In phonetics, contour describes speech sounds which behave as single segments, but which make an internal transition from one quality, place, or manner to another. These sounds may be tones, vowels, or consonants.
Many tone languages have contour tones, which move from one level to another. For example, Mandarin Chinese has four lexical tones. The high tone is level, without contour; the falling tone is a contour from high pitch to low; the rising tone a contour from mid pitch to high, and, when spoken in isolation, the low tone takes on a dipping contour, mid to low and then to high pitch. These are transcribed with series of either diacritics or tone letters, which with proper font support fuse into an iconic shape: [ma˨˩˦].
In the case of vowels, the word diphthong is used instead of 'contour'. These are vowels that glide from one place of articulation to another, as in English boy and bow. These are officially transcribed with a non-syllabic sign under one of the vowel letters: [bɔɪ̯], [baʊ̯], though when there is no chance of confusion, the diacritic is often left off for simplicity.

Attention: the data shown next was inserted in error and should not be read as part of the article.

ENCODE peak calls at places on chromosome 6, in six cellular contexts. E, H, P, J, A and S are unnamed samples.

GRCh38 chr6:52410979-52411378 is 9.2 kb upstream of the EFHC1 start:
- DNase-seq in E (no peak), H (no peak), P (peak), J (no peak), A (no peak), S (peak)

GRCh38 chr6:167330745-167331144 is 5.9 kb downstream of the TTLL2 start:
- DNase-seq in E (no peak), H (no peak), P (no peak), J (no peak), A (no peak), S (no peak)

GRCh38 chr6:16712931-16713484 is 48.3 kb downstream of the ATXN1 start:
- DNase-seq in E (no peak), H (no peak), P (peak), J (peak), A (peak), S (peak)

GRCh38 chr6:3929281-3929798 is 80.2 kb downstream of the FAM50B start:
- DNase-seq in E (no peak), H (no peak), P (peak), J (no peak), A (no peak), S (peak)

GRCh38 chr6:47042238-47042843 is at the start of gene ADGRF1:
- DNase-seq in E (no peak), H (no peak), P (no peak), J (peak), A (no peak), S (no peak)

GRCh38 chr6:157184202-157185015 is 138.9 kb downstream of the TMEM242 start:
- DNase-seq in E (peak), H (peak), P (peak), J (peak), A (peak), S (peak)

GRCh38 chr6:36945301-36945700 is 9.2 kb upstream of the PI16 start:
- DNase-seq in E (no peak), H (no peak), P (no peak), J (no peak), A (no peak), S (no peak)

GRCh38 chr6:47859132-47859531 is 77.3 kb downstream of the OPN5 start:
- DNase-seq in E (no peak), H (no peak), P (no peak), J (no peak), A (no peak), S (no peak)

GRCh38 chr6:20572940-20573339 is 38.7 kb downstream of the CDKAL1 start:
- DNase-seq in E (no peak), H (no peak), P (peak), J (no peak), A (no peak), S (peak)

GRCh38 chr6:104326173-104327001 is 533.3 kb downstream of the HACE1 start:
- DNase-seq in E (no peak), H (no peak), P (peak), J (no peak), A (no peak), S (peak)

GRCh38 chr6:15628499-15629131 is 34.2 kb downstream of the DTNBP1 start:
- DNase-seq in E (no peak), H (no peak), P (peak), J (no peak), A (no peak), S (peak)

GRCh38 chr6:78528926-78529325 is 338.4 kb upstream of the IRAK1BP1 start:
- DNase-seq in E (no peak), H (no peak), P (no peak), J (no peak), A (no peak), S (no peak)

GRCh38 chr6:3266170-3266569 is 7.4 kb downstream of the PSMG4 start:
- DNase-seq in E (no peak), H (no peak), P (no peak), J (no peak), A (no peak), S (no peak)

The most common contour consonants by far are the affricates, such as English ch and j. These start out as one manner, a stop, and release into a different manner, a fricative, but behave as single consonants: [t͡ʃ], [d͡ʒ]. Other types of transition are attested in consonants, such as prenasalized stops in many African languages and nasal release in Slavic languages, the retroflex trill [ɽ͡r] of Toda, the trilled affricate [ʈ͡r] of Fijian, voicing contours [d͡tʰ], [ɡ͡k͡xʼ] in ǃXóõ, and even click contours (airstream contours) in Khoisan languages such as Nǁng, which start with a lingual (velaric) airstream mechanism and release with either a pulmonic mechanism (linguo-pulmonic clicks such as [ǃ͡q], [ǂ͡χ]) or an ejective mechanism (linguo-glottalic clicks such as [ǃʼ], [ǂ͡χʼ]).
|Transition in||Example||Where found|
|Tone||[ma˨˩˦]||China, Southeast Asia, Liberia, Khoisan languages|
|nasalization||Africa, New Guinea, Slavic languages|
|trilled||Wari, Toda, Malagasy|
- Miller (2003) believes that !Xoo [d͡tʰ] is phonemically breathy-voiced /dʱ/ and that the devoicing is due to a wider glottis than is the case in for example Hindustani. The nature of the voiced ejectives is unclear.